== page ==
Rob Chavasse

Seventeen Gallery, showing at Frieze for the first time, present a VR work by Jon Rafman, that you can queue up to experience, or, more excitingly, you can just watch the people lost in an Oculus Rift art world. Southard Reid, also showing at Frieze for the first time, have given over their whole booth to Celia Hempton's beautiful paintings of erect cocks. Celia has also smeared the walls of the booth in shades of cream and beige, that lend the members a delicate, humorous softness. Lambeth's Chewday's, another Frieze debutant, have brought together the work of contemporary artist Gabriele Beveridge, and paired her with a selection of neolithic idols. There's a rather uneasy if inspired juxtaposition between the photographs of beautified faces that make up Gabriele's work, partly obscured by abstract glass shapes, and the forms and shapes of the ancient sculptures abstracted by erosion and time, and arranged over a glittering lightbox. Notable shout outs to High Art and Societe, from Paris and Berlin respectively, for two excellent booths as well. But the Focus section of the fair this year really showed the astounding depth of talent and potential that litters London's art scene right now.

Jon Rafman

Outside the booths it was left to two of the projects to offer the most thrilling moments of the fair, in the form of Frieze Artist Award winner Yuri Pattison, and Julie Verhoeven. Both actively respond to the weirdness of the fair, the fact that it's a transient, junk space for culture; a contemporary art version of an airport duty free lounge.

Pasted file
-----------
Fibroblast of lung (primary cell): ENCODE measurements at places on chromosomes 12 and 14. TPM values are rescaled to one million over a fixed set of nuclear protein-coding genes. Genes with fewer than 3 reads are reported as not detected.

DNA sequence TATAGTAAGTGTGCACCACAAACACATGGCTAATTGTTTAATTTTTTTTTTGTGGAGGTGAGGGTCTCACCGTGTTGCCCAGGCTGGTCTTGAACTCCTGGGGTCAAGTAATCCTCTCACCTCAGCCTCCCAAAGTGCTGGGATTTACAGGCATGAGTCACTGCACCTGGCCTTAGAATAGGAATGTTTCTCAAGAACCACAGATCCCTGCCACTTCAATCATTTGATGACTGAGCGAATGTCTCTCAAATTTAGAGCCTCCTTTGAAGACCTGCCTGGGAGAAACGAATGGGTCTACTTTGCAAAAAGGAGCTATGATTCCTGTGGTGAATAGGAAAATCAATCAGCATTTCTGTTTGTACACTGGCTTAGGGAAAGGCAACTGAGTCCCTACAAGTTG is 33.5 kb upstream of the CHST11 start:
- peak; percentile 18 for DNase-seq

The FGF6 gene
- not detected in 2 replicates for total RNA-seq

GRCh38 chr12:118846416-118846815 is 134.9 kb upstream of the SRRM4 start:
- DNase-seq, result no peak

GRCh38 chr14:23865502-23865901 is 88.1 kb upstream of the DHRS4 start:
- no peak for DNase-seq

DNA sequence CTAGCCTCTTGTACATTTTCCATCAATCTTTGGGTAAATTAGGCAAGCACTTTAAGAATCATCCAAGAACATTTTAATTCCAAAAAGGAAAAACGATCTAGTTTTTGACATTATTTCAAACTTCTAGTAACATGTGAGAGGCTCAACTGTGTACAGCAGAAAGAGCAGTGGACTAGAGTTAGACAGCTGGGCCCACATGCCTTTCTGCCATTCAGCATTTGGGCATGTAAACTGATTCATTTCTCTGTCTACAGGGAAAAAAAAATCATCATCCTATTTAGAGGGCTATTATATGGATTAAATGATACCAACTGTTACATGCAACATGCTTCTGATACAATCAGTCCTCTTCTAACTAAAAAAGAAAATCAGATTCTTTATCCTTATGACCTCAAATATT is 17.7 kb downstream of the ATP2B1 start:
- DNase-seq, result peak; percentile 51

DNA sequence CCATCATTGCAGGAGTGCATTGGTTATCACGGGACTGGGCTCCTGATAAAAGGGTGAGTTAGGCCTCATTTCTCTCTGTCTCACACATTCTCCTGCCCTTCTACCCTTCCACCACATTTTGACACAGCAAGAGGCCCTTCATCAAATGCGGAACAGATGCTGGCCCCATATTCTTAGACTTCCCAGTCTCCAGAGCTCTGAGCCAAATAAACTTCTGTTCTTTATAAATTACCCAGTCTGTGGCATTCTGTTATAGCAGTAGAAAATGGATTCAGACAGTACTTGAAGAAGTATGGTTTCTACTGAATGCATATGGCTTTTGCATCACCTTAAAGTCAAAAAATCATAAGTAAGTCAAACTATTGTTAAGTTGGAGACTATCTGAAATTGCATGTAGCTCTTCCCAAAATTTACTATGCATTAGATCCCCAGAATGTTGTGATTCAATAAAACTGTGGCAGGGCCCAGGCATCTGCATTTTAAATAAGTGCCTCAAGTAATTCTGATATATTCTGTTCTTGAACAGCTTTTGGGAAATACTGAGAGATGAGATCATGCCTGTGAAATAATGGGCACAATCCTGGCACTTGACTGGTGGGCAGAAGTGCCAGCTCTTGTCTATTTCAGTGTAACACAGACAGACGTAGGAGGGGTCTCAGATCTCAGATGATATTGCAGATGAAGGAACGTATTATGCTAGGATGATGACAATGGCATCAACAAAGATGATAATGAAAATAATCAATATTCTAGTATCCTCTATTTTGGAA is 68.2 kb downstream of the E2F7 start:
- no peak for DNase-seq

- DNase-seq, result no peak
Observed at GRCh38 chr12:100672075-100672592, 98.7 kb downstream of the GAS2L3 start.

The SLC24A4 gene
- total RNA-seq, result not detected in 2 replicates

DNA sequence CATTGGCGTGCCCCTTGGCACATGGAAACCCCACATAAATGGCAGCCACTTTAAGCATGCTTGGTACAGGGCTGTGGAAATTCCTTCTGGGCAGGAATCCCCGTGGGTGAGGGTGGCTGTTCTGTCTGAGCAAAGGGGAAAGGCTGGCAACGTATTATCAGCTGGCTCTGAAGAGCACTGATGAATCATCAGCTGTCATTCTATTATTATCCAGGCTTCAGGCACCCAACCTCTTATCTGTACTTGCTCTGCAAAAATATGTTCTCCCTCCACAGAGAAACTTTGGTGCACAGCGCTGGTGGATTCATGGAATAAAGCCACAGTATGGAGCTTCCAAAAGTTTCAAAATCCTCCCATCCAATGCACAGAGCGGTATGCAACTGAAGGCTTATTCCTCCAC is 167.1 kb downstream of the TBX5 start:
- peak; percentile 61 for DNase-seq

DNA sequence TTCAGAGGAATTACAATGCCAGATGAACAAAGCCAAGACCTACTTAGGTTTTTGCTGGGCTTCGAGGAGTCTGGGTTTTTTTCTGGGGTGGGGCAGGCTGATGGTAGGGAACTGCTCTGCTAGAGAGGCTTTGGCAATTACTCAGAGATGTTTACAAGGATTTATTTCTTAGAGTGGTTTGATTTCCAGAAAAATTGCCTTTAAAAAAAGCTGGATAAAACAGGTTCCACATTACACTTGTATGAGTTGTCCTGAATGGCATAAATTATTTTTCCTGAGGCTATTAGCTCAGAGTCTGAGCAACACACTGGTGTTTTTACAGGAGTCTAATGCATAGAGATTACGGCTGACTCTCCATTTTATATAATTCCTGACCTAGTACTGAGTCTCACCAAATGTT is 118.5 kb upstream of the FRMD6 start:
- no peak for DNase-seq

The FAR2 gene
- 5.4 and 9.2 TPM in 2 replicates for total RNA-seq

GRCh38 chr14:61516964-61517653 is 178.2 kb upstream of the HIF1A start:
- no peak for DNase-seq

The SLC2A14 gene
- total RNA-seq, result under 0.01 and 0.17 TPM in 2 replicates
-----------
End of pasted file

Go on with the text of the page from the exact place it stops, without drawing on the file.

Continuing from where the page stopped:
Julie Verhoeven has taken over the fair's toilets and turned them into a candy coloured dreamland; she's removed the gender signs, carpeted the boys toilets in pink, the girls in blue. This results in quite a few uncomfortable moments, it's wonderfully confusing, delightfully unsettling. You're greeted by a sculptural assemblage, and Julie herself working as a toilet attendant. There's a cardboard cut out of Paris Hilton in a Roman centurion helmet. The bogs themselves are clad in cutesy pink foam covers, they are piping in power ballads. There's an awkward, funny, frisson of danger about entering; between bodily function and art. Turning humdrum fair space into something magical.

Yuri Pattison

Then Yuri Pattison, who's created a massive installation of TV screens, called Crisis Trollet, that responds to the conditions fair by beaming in a live feed of the space above the sculpture, and draws on the "internet of things" by collecting data from specific sites within Frieze and feeding it back into the monitors in a live update of fair goers' behaviour and chatter. It's hypnotic to watch it in process, there's a weird disconnect between reality and science-fiction, seeing what's going on around you through the filtered data bubble, and out-of-body experience. In the way it grapples with the world we live in by imagining the world we are possibly about to live in (big data is coming for us all), it feels like the most relevant, nuanced, and interesting work in the fair.

Credits


Text Felix Petty
Photography courtesy of Linda Nylind/Frieze.